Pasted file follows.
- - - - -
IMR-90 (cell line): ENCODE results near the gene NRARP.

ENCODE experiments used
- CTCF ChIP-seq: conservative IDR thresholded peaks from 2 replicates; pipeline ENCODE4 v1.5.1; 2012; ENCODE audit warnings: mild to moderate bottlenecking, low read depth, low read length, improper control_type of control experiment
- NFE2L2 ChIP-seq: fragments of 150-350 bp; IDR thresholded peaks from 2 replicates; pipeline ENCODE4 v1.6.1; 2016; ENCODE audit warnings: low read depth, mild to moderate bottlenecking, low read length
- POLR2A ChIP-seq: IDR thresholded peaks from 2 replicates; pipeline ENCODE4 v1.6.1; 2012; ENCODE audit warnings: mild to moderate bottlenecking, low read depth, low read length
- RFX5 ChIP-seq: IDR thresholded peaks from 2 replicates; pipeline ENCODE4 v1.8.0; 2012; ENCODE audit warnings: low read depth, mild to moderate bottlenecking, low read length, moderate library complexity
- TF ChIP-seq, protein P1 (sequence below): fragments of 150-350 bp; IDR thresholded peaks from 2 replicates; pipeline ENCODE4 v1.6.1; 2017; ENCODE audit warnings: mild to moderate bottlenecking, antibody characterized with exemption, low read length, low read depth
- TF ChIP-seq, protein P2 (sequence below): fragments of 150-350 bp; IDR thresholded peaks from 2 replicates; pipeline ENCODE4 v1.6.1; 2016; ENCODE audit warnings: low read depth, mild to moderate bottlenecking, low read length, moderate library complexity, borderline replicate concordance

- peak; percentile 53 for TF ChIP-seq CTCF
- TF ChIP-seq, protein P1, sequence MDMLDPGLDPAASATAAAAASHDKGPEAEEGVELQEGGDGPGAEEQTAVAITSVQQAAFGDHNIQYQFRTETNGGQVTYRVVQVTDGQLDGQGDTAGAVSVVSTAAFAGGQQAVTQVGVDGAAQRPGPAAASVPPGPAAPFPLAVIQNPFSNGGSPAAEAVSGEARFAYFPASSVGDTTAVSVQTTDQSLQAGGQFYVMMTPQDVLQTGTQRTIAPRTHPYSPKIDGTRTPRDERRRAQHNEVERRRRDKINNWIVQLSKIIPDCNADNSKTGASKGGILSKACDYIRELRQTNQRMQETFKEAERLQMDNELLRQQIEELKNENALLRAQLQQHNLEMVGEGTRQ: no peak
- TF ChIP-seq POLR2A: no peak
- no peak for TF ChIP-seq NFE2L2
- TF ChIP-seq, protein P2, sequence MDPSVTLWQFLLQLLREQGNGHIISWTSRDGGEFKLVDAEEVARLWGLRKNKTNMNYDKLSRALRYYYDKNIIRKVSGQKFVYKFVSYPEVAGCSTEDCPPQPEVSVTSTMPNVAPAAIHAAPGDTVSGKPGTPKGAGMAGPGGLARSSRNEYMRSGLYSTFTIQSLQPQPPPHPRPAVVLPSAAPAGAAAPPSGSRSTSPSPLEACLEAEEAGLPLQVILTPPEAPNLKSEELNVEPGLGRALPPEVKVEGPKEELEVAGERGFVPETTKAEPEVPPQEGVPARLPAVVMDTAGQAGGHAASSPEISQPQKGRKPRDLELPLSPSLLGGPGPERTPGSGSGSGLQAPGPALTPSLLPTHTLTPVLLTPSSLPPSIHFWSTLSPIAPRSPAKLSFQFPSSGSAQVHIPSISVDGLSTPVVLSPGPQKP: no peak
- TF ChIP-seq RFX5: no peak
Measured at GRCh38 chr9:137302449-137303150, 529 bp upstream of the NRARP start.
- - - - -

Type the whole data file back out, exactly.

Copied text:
IMR-90 (cell line): ENCODE results near the gene NRARP.

ENCODE experiments used
- CTCF ChIP-seq: conservative IDR thresholded peaks from 2 replicates; pipeline ENCODE4 v1.5.1; 2012; ENCODE audit warnings: mild to moderate bottlenecking, low read depth, low read length, improper control_type of control experiment
- NFE2L2 ChIP-seq: fragments of 150-350 bp; IDR thresholded peaks from 2 replicates; pipeline ENCODE4 v1.6.1; 2016; ENCODE audit warnings: low read depth, mild to moderate bottlenecking, low read length
- POLR2A ChIP-seq: IDR thresholded peaks from 2 replicates; pipeline ENCODE4 v1.6.1; 2012; ENCODE audit warnings: mild to moderate bottlenecking, low read depth, low read length
- RFX5 ChIP-seq: IDR thresholded peaks from 2 replicates; pipeline ENCODE4 v1.8.0; 2012; ENCODE audit warnings: low read depth, mild to moderate bottlenecking, low read length, moderate library complexity
- TF ChIP-seq, protein P1 (sequence below): fragments of 150-350 bp; IDR thresholded peaks from 2 replicates; pipeline ENCODE4 v1.6.1; 2017; ENCODE audit warnings: mild to moderate bottlenecking, antibody characterized with exemption, low read length, low read depth
- TF ChIP-seq, protein P2 (sequence below): fragments of 150-350 bp; IDR thresholded peaks from 2 replicates; pipeline ENCODE4 v1.6.1; 2016; ENCODE audit warnings: low read depth, mild to moderate bottlenecking, low read length, moderate library complexity, borderline replicate concordance

- peak; percentile 53 for TF ChIP-seq CTCF
- TF ChIP-seq, protein P1, sequence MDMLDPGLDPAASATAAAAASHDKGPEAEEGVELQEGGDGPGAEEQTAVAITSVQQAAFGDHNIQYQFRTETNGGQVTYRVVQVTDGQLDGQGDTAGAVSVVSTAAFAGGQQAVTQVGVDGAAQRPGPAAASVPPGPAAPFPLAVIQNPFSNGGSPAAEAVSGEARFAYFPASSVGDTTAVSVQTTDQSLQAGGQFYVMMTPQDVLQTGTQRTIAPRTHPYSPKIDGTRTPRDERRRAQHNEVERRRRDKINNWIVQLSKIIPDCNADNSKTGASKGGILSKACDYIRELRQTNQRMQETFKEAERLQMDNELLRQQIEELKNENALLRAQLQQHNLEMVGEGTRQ: no peak
- TF ChIP-seq POLR2A: no peak
- no peak for TF ChIP-seq NFE2L2
- TF ChIP-seq, protein P2, sequence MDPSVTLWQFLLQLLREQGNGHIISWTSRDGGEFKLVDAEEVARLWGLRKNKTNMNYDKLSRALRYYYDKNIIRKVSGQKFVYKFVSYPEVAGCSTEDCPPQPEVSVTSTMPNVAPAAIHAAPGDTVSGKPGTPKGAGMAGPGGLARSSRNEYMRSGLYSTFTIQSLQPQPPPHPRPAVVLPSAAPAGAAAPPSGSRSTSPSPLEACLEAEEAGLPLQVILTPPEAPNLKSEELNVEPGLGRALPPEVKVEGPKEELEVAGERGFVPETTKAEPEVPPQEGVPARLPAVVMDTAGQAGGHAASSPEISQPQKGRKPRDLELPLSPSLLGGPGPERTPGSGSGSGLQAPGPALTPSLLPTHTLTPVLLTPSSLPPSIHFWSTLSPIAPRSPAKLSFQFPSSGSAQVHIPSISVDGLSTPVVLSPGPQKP: no peak
- TF ChIP-seq RFX5: no peak
Measured at GRCh38 chr9:137302449-137303150, 529 bp upstream of the NRARP start.